When I learned that Nashom Wooden, more notoriously known as Mona Foot, had died of Covid-19 my brain exploded into an instant Covid-19 warp speed intersection with the height of the AIDS crisis.
Mona Foot helped get me through the fear and paralysis of living through a plague and helped the psyche of a generation of East Village queers do the same.
Whether at East Village’s Boy Bar, Pyramid Club, Crowbar or The Cock, or in Chelsea’s Barracuda, Mona Foot was a wonderful force of nature who lived at wits edge.
My favorite interaction with Mona was at Wigstock in the early 1990s in Tomkins Square Park.
I was dressed as Janice Joplin and had water balloon tits, no makeup and a terrible wig. Mona decided to take charge and redecorate me.
“Girl, your wig is on backwards!,” Mona declared, flipping it around. “And where’s your goddamn ham sandwich, bitch!”
It had been all I could do to get dolled up and drag myself out of my Avenue B apartment for Wigstock. I was caring for a friend at the time and was near collapse with depression.
Mona Foot, drawing on my face and applying lipstick everywhere said, “Snap out of it.” And took off to hang out backstage and wait along with many of what became today’s Hollywood drag-set for a star turn.
I did snap out of it. At least for a moment. And I have never forgotten being brought back to joy.
In later years, one of her Wigstock performances transfixed New York.
Wooden told Michael Musto, reporting for Paper Magazine in 2017, “I really became intoxicated once I did Wonder Woman at Union Square Park. I could see the power of it. No one saw that coming. To be not only a superhero, to be Black and a man. I didn’t realize at the time I was feminine. The message was so powerful, performing ‘I’m Every Woman’ as Wonder Woman.”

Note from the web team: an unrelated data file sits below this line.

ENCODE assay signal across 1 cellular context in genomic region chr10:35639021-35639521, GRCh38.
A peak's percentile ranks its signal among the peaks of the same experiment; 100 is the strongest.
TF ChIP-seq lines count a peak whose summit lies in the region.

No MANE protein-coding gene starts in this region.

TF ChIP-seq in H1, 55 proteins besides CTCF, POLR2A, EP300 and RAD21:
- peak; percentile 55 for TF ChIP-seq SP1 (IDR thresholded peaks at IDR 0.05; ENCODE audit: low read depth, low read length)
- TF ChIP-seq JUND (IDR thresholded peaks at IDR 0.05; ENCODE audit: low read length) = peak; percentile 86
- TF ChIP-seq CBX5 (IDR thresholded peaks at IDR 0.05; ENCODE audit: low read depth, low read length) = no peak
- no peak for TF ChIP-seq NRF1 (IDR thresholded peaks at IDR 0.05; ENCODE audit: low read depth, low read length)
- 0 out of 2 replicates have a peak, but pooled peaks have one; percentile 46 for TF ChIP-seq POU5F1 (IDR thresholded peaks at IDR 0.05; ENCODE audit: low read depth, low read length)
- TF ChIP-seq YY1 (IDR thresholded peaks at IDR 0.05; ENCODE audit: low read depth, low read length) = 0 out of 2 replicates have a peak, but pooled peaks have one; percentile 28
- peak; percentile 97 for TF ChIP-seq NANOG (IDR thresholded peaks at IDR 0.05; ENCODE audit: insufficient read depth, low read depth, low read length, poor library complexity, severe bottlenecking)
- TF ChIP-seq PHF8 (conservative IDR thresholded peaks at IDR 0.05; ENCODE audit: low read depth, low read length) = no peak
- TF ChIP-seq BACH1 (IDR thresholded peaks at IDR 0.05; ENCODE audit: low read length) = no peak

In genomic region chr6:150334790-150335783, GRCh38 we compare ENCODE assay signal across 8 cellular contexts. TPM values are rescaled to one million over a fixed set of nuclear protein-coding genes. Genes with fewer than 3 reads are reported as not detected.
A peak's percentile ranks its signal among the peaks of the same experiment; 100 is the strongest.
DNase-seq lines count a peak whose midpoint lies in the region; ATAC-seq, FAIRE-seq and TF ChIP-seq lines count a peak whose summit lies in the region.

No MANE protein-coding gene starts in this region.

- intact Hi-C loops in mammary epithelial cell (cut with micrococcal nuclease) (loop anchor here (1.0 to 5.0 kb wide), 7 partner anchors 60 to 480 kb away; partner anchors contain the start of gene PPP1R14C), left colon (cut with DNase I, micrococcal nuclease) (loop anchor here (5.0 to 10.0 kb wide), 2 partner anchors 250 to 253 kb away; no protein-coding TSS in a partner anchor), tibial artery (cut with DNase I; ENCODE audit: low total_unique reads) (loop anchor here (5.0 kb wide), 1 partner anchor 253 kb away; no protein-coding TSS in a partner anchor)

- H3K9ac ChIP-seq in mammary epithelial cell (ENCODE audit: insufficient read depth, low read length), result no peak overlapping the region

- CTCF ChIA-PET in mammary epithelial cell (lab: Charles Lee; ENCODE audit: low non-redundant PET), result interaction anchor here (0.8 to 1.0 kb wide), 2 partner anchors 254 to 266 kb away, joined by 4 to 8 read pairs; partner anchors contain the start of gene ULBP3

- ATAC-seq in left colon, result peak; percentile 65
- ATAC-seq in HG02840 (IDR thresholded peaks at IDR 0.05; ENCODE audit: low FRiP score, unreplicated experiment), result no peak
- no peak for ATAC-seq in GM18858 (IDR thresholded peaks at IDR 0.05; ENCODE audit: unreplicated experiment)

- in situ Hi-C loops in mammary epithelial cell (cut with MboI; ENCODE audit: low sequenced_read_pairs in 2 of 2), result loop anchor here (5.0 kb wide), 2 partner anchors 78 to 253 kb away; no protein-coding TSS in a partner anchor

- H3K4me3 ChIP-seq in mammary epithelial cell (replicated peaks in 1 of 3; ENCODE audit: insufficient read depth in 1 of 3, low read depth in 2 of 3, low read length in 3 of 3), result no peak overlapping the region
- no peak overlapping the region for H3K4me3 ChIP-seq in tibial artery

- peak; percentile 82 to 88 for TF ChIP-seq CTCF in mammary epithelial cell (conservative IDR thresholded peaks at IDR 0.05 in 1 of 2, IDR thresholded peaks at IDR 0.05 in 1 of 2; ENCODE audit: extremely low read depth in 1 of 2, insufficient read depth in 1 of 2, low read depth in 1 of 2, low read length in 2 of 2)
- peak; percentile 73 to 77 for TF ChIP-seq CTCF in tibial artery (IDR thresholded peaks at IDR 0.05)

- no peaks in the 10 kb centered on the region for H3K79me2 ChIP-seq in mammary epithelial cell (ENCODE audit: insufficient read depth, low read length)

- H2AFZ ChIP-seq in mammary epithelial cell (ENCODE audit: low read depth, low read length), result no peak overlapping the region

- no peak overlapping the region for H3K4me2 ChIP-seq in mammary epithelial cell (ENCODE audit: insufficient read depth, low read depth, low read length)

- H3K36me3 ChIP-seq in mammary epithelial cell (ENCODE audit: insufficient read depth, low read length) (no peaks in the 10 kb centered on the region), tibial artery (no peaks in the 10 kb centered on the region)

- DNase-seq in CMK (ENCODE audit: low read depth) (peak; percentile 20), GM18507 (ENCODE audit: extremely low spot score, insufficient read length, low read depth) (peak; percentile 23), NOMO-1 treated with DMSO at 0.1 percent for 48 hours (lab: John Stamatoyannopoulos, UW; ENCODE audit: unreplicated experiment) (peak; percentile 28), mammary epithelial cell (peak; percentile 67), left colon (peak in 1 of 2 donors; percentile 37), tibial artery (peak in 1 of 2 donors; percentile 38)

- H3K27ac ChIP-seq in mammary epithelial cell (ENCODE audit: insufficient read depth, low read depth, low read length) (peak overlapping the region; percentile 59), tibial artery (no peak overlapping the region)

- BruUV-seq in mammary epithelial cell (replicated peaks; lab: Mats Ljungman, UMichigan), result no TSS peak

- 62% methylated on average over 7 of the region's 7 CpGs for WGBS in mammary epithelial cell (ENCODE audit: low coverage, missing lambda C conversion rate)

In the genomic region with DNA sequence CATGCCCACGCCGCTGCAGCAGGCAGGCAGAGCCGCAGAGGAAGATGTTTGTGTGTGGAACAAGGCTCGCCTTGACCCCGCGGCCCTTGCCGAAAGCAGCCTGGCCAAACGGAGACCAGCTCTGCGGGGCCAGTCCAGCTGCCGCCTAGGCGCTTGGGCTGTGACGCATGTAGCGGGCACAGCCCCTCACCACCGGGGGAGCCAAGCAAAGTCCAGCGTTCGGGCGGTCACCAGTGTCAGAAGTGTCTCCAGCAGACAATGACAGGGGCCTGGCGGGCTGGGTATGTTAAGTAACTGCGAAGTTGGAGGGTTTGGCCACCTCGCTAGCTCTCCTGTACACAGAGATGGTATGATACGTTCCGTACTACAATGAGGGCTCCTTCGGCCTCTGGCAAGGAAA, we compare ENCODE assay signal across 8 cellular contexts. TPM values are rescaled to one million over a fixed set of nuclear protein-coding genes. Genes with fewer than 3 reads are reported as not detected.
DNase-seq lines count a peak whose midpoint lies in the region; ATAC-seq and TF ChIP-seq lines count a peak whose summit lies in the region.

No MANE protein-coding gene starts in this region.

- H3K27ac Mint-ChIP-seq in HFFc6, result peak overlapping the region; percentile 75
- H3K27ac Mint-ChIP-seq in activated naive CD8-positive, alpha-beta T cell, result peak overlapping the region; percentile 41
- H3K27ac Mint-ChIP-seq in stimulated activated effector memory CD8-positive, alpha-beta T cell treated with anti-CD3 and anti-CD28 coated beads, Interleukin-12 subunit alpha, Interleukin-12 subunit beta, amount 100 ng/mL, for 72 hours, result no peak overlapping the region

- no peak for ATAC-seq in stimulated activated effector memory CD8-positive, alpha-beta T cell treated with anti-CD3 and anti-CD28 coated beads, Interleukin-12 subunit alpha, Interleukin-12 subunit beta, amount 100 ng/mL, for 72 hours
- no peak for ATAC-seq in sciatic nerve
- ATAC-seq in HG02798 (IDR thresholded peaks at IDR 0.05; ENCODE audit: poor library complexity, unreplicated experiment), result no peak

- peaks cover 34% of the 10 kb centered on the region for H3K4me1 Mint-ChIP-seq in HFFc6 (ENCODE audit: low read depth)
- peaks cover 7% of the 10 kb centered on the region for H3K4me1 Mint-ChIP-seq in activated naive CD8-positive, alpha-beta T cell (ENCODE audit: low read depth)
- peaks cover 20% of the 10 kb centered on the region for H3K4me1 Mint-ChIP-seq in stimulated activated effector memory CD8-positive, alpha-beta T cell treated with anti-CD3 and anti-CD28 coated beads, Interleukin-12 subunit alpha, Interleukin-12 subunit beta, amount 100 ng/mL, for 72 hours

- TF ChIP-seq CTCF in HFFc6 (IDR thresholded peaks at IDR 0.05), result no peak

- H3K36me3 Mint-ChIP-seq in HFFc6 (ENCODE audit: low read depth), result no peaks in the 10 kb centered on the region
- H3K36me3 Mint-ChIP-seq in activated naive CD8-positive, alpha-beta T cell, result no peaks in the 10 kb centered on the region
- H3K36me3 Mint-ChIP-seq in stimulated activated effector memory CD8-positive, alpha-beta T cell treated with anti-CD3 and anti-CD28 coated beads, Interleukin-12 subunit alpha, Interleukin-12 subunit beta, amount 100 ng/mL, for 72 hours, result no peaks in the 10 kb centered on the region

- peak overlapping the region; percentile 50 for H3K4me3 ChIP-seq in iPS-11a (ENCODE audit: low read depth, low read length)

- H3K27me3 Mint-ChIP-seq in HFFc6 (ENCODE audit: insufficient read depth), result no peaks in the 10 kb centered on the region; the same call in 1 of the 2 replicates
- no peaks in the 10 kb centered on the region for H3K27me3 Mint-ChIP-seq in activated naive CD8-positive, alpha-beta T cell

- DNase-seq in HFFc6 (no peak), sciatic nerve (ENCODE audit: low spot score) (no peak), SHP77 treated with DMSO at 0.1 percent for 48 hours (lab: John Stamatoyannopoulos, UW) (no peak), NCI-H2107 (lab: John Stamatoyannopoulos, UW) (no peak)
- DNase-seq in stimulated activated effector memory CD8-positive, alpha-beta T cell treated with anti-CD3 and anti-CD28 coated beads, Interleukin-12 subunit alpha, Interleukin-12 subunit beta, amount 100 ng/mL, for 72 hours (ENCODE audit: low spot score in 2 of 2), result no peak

Linda Simpon, a prominent drag figure and then hostess on the East Village scene, told the Los Angeles Blade “I thought it was funny that Nashom was constantly stopping and restarting Mona Foot’s career. He’d make a big deal about how he was retiring Mona, and then a while later she would make a big comeback that everyone would flock to. I think Nashom was serious in his intent of quitting, but Mona couldn’t be held down.”
“Nashom was not an obvious person to do drag,” Simpson noted. “He was a big, muscular guy. But with corseting and other methods, he was able to transform into a womanly persona. Like a glamorous female bodybuilder.”
Then as now we were social distancing, but condoms were the only distance we needed.
Then like now an invisible killer was lurking.
Then like now there was no treatment.
Then as now there was no vaccine to prevent the uninfected from contracting the disease.
Then as now we feared being engulfed.
Then as now we knew our government had failed us.
Then as now we feared the unknown.
Then as now a virus robbed us of our most talented treasures.
Then as now there seemed to be no end to what we faced.
But Mona Foot was a member of a drag tribe that pulled us through it with the comedic rage of irreverence, the self-effacing comedy of a grim time, the boundary pushing, risk taking spectacular of it all.
Drag allowed us to push through our own aspect of an epidemic and beat it with parallel tracks of joy and activist rage.
And, as Mona Foot, Wooden embodied that — as likely to be electrifying a stage as lying in the street protesting with ACT-UP, working every noted club and every noted queens last nerve while imparting joy.
I can hear Mona’s influence and the influence of the era in this dance hit song Mona Foot wrote for the movie Flawless.
Shazam. Thank you for snapping me out of it.